-Brandon Ledet

Movie of the Month: Hello Again (1987)

Britnee: There are many comedies that play around with the morbid humor of characters coming back from the dead. We actually did an episode of The Swampflix Podcast a few months ago where we talked about My Boyfriend’s Back (1993), a great example of a film that makes that gruesome subject light and funny. While they can be hilarious, what My Boyfriend’s Back and similar films do that I’m not a huge fan of is attach their undead humor to traditional zombie lore (bodies starting to rot, hunger for human flesh, etc.). Thankfully, there is a funny movie about someone returning from the dead who is in great health and looks fabulous from start to end: Hello Again (1987). It also happens to be my second Movie of the Month selection that stars Shelley Long, the ultimate 80s funny lady.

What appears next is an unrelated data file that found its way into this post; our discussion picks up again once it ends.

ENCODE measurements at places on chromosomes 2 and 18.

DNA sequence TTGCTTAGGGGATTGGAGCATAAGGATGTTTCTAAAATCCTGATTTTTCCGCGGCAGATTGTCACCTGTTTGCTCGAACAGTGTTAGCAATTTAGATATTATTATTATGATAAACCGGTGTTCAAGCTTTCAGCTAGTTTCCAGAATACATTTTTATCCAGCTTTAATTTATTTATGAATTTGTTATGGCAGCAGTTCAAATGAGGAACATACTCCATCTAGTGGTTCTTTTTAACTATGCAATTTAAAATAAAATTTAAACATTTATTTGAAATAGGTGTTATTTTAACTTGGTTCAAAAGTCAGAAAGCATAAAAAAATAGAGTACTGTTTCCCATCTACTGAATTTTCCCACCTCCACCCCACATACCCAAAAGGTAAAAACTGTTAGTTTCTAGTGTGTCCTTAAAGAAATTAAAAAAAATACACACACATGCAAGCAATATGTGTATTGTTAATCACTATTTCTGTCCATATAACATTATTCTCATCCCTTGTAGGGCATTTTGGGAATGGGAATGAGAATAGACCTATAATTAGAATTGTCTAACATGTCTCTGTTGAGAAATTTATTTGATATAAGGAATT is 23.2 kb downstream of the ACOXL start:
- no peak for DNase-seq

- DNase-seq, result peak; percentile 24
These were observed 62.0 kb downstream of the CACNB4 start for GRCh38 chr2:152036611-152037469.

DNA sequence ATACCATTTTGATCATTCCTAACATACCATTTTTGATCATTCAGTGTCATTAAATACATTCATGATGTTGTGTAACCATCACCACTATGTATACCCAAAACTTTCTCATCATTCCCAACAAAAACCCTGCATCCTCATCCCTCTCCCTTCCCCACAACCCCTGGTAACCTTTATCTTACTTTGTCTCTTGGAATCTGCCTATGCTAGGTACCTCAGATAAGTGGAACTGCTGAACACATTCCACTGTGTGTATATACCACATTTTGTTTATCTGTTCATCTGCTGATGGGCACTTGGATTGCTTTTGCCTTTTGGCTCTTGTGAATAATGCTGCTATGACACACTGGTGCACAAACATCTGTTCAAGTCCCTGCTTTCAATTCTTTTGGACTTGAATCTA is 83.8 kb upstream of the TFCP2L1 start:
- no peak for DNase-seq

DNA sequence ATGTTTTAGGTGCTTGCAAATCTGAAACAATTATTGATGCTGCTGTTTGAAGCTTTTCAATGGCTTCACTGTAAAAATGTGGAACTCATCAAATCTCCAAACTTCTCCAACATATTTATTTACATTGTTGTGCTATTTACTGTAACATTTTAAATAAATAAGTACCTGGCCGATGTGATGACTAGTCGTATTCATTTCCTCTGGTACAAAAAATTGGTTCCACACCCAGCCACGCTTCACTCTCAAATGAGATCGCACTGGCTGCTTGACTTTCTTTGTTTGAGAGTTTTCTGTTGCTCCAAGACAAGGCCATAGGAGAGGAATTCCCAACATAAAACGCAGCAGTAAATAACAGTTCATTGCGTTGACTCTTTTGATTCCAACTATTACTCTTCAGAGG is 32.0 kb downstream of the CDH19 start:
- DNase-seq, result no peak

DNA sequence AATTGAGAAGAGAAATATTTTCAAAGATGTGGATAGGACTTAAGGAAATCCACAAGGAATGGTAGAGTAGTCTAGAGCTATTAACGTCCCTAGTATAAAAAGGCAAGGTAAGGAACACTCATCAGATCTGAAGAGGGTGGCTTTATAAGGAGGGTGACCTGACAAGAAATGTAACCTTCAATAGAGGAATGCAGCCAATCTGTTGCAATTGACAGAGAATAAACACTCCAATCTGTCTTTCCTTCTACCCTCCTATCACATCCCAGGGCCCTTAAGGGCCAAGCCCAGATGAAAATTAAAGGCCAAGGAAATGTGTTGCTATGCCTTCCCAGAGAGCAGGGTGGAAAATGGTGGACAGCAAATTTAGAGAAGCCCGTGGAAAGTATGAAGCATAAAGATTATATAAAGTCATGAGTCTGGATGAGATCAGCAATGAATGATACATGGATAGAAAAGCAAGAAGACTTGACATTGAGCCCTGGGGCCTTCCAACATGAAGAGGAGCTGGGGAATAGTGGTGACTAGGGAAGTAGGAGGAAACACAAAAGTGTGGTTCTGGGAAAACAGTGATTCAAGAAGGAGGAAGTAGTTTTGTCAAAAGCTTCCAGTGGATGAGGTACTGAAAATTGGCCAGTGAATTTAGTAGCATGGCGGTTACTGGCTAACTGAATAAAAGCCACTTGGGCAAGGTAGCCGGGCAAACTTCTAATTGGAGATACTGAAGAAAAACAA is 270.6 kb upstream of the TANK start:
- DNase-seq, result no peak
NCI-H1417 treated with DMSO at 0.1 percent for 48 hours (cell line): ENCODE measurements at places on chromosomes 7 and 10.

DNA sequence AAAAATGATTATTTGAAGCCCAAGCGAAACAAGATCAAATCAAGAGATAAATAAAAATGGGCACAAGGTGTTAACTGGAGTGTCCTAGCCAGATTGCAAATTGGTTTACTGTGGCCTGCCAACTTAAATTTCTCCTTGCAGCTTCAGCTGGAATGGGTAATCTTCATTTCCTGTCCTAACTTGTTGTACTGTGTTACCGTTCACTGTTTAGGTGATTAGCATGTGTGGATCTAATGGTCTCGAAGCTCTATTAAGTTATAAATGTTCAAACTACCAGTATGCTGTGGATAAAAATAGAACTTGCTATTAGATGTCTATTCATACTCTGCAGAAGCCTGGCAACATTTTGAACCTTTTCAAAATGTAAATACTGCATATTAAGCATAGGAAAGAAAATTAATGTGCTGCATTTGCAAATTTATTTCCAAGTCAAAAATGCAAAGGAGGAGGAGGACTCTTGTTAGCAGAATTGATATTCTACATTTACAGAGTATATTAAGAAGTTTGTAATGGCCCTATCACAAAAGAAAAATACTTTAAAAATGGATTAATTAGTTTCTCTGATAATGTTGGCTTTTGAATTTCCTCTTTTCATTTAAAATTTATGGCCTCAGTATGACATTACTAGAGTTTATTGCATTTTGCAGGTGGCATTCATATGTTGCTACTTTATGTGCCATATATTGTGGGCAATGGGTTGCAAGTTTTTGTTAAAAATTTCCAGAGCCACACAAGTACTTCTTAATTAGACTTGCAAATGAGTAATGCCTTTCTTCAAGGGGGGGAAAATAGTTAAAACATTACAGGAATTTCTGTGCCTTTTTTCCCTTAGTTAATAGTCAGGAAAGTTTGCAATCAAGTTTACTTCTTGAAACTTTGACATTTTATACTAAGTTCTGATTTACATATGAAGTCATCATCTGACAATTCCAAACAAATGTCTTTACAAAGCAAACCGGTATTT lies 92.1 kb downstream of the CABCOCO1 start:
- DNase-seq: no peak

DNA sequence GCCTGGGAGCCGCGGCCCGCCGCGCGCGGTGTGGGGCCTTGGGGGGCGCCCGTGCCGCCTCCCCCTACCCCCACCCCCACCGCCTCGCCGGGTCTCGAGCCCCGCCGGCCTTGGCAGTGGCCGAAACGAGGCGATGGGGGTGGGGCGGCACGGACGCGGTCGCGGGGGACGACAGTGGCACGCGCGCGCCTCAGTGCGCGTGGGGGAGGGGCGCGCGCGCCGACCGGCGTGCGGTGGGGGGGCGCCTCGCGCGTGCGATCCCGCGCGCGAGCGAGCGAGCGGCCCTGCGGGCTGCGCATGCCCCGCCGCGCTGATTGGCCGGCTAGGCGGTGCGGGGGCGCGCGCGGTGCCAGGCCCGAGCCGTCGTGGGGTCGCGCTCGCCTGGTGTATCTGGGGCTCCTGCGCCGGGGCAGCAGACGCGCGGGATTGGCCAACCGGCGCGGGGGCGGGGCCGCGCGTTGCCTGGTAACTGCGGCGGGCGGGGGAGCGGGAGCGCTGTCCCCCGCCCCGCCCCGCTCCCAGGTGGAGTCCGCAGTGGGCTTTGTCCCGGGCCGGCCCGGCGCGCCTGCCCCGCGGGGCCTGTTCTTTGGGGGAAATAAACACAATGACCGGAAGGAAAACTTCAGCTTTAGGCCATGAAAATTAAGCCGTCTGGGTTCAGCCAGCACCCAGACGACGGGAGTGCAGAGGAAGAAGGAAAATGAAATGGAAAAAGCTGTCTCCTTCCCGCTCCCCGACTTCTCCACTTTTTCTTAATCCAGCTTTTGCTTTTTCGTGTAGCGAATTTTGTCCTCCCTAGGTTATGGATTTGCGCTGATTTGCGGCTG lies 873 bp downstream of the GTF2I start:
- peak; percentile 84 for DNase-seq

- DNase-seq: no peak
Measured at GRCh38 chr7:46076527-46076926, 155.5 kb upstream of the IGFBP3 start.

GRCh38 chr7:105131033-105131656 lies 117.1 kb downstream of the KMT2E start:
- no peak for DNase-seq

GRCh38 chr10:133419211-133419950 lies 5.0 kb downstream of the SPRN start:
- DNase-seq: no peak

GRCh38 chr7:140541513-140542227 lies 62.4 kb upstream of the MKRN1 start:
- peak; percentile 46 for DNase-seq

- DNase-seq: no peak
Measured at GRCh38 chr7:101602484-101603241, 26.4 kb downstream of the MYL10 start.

Lucy (Shelley Long) is a clumsy housewife who’s married to her college sweetheart, Jason (Corbin Bernsen), a plastic surgeon rising through the ranks of high society in NYC. Lucy is constantly tripping over her own feet, spilling food on her light-colored clothing, and in one of the most memorable scenes, ripping her dress in two by stepping on the hem. She most certainly does not fit in with the snobby groups her husband rubs shoulders with. While visiting her occultist sister Zelda (Judith Ivey), Lucy chokes on a piece of a South Korean chicken ball and dies. Thankfully, Zelda comes across an ancient book in her shop in which she finds a spell that could bring Lucy back from the dead. In order for the spell to work, there are three things that need to happen approximately one year after death: (1) the deceased must have died before their time; (2) the person performing the spell has to have pure love for the deceased; (3) the Earth, the moon, and the dog star must be aligned in a perfect isosceles triangle. Zelda makes it happen, and Lucy returns from the grave. She then tries her best to navigate through life (again) while developing a romantic relationship with the ER doctor who witnessed her death (Gabriel Byrne).